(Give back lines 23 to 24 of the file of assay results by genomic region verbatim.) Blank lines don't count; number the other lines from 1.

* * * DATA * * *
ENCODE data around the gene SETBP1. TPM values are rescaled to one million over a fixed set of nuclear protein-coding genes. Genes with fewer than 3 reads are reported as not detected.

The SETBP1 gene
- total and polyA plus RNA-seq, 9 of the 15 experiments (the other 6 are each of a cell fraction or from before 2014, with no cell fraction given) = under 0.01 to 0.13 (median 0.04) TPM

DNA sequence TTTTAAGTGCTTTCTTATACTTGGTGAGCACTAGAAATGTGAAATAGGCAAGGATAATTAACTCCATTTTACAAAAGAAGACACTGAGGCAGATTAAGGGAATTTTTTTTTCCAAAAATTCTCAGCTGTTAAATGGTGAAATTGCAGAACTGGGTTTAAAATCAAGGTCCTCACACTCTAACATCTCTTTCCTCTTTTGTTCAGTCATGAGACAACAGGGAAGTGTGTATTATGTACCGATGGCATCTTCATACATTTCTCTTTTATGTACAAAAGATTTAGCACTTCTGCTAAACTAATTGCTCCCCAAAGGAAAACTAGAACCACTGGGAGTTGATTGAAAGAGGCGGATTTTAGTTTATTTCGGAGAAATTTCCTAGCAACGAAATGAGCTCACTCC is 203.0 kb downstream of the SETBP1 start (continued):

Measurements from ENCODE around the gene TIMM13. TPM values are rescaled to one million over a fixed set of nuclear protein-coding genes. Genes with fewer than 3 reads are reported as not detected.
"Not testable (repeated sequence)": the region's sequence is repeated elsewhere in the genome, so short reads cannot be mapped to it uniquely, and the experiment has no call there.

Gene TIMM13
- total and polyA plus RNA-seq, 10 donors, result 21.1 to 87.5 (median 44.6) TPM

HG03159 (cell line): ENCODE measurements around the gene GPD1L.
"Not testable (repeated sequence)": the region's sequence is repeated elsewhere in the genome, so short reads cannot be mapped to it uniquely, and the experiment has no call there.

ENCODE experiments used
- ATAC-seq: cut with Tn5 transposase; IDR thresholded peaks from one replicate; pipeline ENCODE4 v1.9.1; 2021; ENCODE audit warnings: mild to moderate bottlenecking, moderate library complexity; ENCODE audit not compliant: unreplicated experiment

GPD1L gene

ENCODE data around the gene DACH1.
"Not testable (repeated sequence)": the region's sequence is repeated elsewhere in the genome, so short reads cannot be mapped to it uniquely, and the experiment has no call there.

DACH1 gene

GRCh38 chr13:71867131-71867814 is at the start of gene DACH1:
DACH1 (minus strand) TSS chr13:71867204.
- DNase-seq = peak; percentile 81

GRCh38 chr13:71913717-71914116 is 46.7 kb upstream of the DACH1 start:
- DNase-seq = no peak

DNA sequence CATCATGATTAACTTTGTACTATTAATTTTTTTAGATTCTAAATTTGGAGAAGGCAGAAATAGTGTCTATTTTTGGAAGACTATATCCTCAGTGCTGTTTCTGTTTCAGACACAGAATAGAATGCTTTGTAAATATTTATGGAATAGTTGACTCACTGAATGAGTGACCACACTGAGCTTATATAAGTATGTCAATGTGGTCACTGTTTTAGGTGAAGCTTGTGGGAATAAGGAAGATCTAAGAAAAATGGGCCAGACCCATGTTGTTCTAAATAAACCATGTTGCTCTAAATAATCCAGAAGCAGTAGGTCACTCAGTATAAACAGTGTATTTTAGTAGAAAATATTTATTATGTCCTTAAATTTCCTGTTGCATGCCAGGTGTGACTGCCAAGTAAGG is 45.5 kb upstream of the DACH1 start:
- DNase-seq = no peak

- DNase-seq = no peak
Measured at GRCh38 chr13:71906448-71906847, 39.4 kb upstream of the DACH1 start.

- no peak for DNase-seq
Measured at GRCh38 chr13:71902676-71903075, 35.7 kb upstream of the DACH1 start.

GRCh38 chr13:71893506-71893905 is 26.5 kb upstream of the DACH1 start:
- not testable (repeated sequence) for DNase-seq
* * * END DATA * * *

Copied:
- DNase-seq = no peak

- DNase-seq = no peak